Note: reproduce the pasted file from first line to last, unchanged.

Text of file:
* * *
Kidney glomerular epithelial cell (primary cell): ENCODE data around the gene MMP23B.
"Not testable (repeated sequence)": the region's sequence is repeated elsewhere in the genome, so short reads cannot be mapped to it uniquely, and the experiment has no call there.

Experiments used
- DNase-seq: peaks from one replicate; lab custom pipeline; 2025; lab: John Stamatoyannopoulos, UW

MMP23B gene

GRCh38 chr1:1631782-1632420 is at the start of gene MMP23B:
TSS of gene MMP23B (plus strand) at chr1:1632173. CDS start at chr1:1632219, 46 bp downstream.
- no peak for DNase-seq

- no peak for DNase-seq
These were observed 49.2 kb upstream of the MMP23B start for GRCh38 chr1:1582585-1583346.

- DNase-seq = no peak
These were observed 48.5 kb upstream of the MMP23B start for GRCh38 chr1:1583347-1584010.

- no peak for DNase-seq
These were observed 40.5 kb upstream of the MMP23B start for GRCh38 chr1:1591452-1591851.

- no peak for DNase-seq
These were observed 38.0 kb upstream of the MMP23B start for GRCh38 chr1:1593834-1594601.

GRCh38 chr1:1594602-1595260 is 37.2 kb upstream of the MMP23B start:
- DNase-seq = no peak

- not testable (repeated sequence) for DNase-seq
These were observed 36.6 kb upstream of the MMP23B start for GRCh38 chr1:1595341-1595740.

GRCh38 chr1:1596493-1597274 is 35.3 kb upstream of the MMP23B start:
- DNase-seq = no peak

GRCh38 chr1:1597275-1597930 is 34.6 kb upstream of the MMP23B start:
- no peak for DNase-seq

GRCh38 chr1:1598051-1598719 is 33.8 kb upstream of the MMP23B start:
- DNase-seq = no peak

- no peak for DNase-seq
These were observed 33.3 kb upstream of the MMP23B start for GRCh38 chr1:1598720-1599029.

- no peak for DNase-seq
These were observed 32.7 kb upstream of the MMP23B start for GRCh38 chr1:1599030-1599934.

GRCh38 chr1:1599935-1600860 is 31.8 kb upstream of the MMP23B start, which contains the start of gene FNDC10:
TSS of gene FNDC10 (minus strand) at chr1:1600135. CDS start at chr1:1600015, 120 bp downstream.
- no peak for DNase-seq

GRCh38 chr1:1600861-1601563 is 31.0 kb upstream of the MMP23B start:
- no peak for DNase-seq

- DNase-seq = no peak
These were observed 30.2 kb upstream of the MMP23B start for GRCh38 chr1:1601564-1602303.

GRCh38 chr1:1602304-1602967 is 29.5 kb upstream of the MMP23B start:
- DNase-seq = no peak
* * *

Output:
Kidney glomerular epithelial cell (primary cell): ENCODE data around the gene MMP23B.
"Not testable (repeated sequence)": the region's sequence is repeated elsewhere in the genome, so short reads cannot be mapped to it uniquely, and the experiment has no call there.

Experiments used
- DNase-seq: peaks from one replicate; lab custom pipeline; 2025; lab: John Stamatoyannopoulos, UW

MMP23B gene

GRCh38 chr1:1631782-1632420 is at the start of gene MMP23B:
TSS of gene MMP23B (plus strand) at chr1:1632173. CDS start at chr1:1632219, 46 bp downstream.
- no peak for DNase-seq

- no peak for DNase-seq
These were observed 49.2 kb upstream of the MMP23B start for GRCh38 chr1:1582585-1583346.

- DNase-seq = no peak
These were observed 48.5 kb upstream of the MMP23B start for GRCh38 chr1:1583347-1584010.

- no peak for DNase-seq
These were observed 40.5 kb upstream of the MMP23B start for GRCh38 chr1:1591452-1591851.

- no peak for DNase-seq
These were observed 38.0 kb upstream of the MMP23B start for GRCh38 chr1:1593834-1594601.

GRCh38 chr1:1594602-1595260 is 37.2 kb upstream of the MMP23B start:
- DNase-seq = no peak

- not testable (repeated sequence) for DNase-seq
These were observed 36.6 kb upstream of the MMP23B start for GRCh38 chr1:1595341-1595740.

GRCh38 chr1:1596493-1597274 is 35.3 kb upstream of the MMP23B start:
- DNase-seq = no peak

GRCh38 chr1:1597275-1597930 is 34.6 kb upstream of the MMP23B start:
- no peak for DNase-seq

GRCh38 chr1:1598051-1598719 is 33.8 kb upstream of the MMP23B start:
- DNase-seq = no peak

- no peak for DNase-seq
These were observed 33.3 kb upstream of the MMP23B start for GRCh38 chr1:1598720-1599029.

- no peak for DNase-seq
These were observed 32.7 kb upstream of the MMP23B start for GRCh38 chr1:1599030-1599934.

GRCh38 chr1:1599935-1600860 is 31.8 kb upstream of the MMP23B start, which contains the start of gene FNDC10:
TSS of gene FNDC10 (minus strand) at chr1:1600135. CDS start at chr1:1600015, 120 bp downstream.
- no peak for DNase-seq

GRCh38 chr1:1600861-1601563 is 31.0 kb upstream of the MMP23B start:
- no peak for DNase-seq

- DNase-seq = no peak
These were observed 30.2 kb upstream of the MMP23B start for GRCh38 chr1:1601564-1602303.

GRCh38 chr1:1602304-1602967 is 29.5 kb upstream of the MMP23B start:
- DNase-seq = no peak